Bittersweet ending: Hogs' stay West cut short this time
Connecticut buried the Arkansas basketball team under a three-point barrage on Thursday …
From left to right, Arkansas senior associate athletics director Terry Prentice, men's coach Chris Bucknam, women's coach Lance Harter and athletics director Hunter Yurachek are shown after the Razorbacks won team titles at the NCAA Indoor Track and Field Championships on Saturday, March 11, 2023, in Albuquerque, N.M.
FAYETTEVILLE — The Arkansas Razorbacks’ first men’s and women’s national championship sweep came together because the teams came together, assert those head coaching them.
Winning the last event, the 1,600-meter relay, to clinch, Coach Lance Harter’s third-ranked women outpointed No. 1 Texas in Albuquerque, N.M.
Coach Chris Bucknam’s men overwhelmed 63-40, surprising runner-up and No. 8 Georgia on Friday and Saturday nights.
Arkansas won 47 previous national championships for indoor and outdoor track, and cross country. The late Hall of Fame men’s coach John McDonnell officially won 40, Harter 6 and Bucknam 1.
These now 49-time national champions have separate programs with separate staffs, but do train simultaneously.
“Our teams are pretty close-knit,” said Bucknam, Arkansas’ men’s coach since 2008. “So it was a great precursor knowing the women had won. Beating Texas when Texas was favored, they set the bar for us.”
Harter, Arkansas’ Hall of Fame women’s coach since 1990 who is retiring after June’s NCAA Outdoor, said Bucknam’s men set the bar.
“I think it was the women’s team having to keep up with the men,” Harter said. “We knew the men would be simply outstanding. A 25-point win, that’s hard to come by. It motivated each other, men and women, to step up and do the best we possibly could do.”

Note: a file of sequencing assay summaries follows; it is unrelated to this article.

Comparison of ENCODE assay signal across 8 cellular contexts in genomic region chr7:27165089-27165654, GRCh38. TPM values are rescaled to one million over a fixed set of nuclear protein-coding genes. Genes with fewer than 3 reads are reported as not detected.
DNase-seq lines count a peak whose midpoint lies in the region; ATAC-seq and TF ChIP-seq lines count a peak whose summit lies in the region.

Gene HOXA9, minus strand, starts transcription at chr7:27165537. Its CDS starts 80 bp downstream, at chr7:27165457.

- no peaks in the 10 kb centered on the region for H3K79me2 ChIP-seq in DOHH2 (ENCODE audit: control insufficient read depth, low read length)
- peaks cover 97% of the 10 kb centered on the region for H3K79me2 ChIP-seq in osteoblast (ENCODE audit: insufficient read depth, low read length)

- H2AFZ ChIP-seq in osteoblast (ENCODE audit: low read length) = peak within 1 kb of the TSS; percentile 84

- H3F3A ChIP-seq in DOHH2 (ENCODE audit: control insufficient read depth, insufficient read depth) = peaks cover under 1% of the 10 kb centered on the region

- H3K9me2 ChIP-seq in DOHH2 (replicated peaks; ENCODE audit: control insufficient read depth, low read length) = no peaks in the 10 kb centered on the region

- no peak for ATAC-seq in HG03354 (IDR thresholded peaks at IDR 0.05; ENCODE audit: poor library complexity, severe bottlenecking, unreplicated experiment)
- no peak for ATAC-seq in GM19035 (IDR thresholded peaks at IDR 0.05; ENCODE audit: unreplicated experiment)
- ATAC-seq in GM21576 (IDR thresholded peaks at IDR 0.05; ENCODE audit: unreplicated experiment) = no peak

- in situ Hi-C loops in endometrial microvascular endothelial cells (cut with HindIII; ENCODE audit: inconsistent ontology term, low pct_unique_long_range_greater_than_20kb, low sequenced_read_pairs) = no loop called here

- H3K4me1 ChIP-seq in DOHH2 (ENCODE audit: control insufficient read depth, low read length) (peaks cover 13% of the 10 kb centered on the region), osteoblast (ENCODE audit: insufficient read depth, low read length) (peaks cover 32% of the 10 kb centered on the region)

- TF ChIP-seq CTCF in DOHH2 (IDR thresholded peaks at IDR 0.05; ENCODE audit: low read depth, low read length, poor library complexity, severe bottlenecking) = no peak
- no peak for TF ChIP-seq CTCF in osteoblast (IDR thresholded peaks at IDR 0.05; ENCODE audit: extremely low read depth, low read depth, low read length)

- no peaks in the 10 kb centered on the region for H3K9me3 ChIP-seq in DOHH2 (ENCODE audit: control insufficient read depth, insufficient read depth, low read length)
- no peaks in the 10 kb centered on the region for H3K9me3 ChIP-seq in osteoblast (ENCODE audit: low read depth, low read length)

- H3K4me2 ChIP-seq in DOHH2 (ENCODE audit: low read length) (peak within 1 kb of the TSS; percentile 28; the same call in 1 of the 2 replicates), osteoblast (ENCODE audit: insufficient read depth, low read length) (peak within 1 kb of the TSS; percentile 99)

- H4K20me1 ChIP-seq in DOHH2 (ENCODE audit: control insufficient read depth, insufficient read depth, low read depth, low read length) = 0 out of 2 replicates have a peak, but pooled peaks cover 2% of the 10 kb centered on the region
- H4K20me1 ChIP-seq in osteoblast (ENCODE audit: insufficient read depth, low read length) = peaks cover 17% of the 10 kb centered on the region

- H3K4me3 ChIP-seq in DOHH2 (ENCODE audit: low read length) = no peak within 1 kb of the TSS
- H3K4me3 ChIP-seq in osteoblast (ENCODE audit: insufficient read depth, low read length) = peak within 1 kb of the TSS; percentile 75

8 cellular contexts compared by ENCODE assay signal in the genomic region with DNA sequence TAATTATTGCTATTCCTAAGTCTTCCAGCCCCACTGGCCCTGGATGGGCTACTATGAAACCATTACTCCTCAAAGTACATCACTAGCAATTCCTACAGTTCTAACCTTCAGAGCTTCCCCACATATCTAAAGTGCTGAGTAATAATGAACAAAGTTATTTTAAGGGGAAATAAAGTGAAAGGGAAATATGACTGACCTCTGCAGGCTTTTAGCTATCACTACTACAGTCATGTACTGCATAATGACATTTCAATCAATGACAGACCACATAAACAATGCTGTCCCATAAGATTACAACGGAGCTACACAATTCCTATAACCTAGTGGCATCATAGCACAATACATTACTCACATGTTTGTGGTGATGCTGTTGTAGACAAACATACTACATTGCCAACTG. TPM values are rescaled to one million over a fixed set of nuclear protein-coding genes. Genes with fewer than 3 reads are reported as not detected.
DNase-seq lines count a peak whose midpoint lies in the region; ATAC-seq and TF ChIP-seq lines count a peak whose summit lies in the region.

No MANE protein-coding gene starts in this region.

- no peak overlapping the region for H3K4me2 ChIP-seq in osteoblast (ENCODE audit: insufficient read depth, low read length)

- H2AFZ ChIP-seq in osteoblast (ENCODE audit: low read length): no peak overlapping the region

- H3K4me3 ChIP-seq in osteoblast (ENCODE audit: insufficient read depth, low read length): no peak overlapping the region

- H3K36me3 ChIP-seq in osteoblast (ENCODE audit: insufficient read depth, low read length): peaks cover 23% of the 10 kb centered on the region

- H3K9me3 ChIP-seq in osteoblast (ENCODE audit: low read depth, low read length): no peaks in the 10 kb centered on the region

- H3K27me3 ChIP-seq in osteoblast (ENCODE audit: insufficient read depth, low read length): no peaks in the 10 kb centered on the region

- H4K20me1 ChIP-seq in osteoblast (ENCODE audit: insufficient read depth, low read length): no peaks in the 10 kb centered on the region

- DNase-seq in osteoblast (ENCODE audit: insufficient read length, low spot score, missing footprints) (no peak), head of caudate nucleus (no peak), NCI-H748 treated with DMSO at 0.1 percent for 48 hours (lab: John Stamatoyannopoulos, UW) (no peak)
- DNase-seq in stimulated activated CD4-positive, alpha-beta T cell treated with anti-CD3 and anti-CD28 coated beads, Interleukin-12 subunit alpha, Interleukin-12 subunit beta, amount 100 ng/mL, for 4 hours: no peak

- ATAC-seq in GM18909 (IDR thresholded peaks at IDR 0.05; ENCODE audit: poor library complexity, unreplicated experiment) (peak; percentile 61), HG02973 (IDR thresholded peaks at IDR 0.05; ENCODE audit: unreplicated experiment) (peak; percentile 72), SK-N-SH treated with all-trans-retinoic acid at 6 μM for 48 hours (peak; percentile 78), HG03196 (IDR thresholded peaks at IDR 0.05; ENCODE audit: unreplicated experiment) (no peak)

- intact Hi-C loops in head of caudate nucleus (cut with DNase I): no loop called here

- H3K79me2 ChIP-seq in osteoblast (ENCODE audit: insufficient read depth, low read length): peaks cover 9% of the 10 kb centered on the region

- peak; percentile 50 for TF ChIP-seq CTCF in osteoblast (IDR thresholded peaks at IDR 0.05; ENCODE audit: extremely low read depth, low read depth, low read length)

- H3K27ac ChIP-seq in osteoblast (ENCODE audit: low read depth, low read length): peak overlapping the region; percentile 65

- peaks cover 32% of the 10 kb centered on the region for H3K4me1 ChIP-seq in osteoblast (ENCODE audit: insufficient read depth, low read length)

Both teams scored in every event they qualified.
“That’s rarefied stuff,” Bucknam said. “I’m sure John (McDonnell) had some teams do that, but there aren’t many.”
Arkansas national women’s champions include Britton Wilson, an American and collegiate record 49.48-second 400 meters, and a 49.2 anchor leg on the meet clinching relay.
Ackera Nugent's 7.73 60-meter hurdles after a 7.72 collegiate record prelim, and pole vaulter Amanda Fassold, 14-5 1/4 following a do-or-die third vault clearing a lower bar.
Senior Lauren Gregory, her ailing foot in a walking boot post meet, anchored the distance relay to second Friday and ran second in Saturday’s mile.
For the men, second-place Ayden Owens-Delerme (6,518 points) and Georgia winner Kyle Garland (6,639) both broke the previous collegiate heptathlon record. Owens-Delerme then ran a 45.6 third leg on the winning 1,600 relay, which was anchored by 400-meter All-American Chris Bailey in 44.14.
Patrick Kiproc, rated 12th, scored sixth in Friday’s 5,000. Shotputter Jordan West advanced eighth to fifth with a final throw school record 67-2.
Friday’s final long jumps ranged from Arkansas’ Wayne Pinnock’s fourth-place 27-4 to Razorback Carey McLeod’s winning 27-6 3/4, edging Mississippi State SEC champion Cameron Crump’s 27-6 1/2.
Freshman triple jumper Jaydon Hibbert set a collegiate record 57-6 1/2, surpassing the Razorbacks 57-1 record by 1992 Olympic gold medalist and nine-time NCAA champion Mike Conley.
“He broke Mike Conley’s record and Mike Conley is the Mount Rushmore of Arkansas athletes in any sport,” Bucknam said.
Seems Razorbacks Rushmores abounded in Albuquerque.
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